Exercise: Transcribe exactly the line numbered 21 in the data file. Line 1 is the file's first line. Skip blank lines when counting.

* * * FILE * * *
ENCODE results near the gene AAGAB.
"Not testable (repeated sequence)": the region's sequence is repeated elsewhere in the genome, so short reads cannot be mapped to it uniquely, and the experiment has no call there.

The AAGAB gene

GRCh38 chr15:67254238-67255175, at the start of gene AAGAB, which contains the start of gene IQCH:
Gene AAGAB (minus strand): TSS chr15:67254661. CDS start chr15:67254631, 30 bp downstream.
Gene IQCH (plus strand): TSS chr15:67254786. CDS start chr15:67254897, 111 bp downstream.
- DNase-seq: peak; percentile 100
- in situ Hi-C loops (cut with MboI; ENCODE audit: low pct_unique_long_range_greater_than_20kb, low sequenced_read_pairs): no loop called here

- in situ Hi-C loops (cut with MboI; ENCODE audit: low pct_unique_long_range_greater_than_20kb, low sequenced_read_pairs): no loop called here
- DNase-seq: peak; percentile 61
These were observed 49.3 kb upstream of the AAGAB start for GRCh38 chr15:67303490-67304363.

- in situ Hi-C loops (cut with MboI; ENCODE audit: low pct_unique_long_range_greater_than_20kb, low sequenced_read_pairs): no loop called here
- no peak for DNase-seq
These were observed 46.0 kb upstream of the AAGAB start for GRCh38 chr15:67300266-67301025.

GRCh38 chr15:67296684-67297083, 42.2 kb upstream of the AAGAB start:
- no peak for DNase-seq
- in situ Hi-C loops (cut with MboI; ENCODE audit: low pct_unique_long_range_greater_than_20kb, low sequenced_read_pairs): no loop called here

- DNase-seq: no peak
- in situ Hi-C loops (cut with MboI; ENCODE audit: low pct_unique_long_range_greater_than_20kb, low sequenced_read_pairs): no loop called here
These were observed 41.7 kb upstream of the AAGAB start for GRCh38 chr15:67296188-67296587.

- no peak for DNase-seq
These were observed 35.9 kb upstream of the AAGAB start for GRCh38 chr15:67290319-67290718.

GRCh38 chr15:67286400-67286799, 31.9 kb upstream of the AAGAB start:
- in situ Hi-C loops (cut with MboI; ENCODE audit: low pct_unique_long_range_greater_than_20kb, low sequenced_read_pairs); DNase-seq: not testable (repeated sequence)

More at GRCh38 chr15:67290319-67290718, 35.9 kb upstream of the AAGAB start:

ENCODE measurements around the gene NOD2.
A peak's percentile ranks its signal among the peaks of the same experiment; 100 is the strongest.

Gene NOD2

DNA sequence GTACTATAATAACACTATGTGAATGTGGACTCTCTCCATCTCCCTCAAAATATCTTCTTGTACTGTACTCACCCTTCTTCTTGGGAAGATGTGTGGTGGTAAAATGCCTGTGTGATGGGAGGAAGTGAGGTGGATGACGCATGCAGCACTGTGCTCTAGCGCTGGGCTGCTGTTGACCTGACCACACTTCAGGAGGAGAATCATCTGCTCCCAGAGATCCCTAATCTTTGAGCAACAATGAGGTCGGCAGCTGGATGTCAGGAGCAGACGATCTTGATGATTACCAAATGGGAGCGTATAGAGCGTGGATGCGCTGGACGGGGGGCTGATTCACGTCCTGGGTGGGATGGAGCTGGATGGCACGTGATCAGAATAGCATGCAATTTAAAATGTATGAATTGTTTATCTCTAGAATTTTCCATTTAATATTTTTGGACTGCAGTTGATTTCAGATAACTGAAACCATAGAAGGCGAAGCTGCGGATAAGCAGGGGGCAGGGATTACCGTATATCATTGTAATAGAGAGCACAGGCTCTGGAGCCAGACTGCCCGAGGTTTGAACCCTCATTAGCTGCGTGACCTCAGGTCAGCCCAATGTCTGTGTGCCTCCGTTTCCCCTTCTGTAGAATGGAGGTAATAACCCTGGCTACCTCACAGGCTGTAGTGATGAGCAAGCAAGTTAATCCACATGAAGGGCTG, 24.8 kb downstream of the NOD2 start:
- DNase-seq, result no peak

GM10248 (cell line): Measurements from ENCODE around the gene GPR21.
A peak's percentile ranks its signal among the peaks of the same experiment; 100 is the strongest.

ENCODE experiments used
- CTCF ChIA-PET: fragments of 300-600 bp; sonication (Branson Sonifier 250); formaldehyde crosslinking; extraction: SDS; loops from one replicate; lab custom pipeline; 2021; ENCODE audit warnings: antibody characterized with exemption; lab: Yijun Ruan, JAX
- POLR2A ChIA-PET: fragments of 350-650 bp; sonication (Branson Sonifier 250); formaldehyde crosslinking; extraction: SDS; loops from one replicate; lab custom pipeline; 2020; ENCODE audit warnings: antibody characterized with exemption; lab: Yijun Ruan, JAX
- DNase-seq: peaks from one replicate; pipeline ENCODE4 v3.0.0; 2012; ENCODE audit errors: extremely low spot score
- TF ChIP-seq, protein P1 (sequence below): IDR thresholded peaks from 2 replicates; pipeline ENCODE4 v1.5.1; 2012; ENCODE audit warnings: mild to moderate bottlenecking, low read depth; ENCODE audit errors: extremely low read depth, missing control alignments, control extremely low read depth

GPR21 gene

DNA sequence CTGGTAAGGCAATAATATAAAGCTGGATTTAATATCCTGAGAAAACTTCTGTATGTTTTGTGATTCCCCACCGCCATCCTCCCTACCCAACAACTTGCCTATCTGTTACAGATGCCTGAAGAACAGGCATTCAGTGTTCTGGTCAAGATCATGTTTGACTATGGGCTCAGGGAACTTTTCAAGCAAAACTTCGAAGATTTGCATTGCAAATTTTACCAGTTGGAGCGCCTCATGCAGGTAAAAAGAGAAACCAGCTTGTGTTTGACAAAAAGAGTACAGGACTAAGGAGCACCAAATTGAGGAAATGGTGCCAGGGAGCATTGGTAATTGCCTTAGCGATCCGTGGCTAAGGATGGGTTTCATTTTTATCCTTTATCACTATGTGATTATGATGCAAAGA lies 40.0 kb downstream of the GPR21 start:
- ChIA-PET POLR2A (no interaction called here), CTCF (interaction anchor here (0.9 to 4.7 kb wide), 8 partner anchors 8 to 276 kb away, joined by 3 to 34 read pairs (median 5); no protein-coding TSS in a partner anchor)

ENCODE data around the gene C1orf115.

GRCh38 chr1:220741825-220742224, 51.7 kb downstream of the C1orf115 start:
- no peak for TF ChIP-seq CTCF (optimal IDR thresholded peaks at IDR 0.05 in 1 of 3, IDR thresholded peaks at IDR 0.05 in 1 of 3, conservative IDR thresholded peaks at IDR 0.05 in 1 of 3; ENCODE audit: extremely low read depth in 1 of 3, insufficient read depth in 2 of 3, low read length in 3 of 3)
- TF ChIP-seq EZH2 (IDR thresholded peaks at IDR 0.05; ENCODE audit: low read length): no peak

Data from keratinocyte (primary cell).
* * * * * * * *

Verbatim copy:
- no peak for DNase-seq